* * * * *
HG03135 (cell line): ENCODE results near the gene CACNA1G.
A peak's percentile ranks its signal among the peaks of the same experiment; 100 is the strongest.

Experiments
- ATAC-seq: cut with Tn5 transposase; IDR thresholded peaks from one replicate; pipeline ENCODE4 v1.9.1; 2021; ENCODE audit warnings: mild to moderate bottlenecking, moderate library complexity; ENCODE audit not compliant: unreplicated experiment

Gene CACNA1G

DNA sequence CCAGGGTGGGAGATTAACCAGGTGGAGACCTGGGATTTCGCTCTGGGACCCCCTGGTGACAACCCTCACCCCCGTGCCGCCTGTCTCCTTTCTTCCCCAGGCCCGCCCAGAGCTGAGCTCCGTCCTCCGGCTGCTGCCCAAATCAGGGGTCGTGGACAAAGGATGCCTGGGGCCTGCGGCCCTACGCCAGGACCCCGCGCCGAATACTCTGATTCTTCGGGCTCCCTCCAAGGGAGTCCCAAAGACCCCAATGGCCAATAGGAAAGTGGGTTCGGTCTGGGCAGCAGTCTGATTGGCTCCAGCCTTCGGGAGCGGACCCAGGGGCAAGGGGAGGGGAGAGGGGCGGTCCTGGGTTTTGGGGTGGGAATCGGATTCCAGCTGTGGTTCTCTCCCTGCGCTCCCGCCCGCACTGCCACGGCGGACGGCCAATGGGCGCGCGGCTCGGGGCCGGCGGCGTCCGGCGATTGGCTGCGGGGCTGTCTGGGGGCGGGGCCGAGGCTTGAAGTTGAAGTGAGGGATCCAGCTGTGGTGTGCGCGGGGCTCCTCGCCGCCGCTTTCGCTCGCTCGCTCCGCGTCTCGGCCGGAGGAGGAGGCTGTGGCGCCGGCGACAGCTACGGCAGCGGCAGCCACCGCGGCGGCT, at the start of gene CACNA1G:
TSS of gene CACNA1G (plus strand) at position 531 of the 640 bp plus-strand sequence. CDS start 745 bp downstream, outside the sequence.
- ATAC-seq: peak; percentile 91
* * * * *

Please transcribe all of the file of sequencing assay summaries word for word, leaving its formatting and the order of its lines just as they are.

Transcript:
HG03135 (cell line): ENCODE results near the gene CACNA1G.
A peak's percentile ranks its signal among the peaks of the same experiment; 100 is the strongest.

Experiments
- ATAC-seq: cut with Tn5 transposase; IDR thresholded peaks from one replicate; pipeline ENCODE4 v1.9.1; 2021; ENCODE audit warnings: mild to moderate bottlenecking, moderate library complexity; ENCODE audit not compliant: unreplicated experiment

Gene CACNA1G

DNA sequence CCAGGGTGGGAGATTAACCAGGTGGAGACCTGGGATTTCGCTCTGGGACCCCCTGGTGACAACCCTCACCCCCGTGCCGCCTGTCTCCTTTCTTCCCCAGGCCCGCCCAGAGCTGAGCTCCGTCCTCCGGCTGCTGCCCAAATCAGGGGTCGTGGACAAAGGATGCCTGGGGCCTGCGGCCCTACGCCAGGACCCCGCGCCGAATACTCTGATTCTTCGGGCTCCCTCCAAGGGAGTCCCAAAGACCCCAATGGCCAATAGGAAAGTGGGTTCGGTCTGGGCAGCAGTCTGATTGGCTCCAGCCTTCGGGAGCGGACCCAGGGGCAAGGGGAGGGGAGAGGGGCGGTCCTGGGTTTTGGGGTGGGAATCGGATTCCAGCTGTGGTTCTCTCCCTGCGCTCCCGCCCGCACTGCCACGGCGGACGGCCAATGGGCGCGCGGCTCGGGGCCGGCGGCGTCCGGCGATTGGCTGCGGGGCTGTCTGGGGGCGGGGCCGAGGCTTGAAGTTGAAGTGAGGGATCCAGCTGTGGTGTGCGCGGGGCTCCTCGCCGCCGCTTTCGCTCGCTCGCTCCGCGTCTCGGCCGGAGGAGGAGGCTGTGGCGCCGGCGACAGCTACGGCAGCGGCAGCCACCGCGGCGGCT, at the start of gene CACNA1G:
TSS of gene CACNA1G (plus strand) at position 531 of the 640 bp plus-strand sequence. CDS start 745 bp downstream, outside the sequence.
- ATAC-seq: peak; percentile 91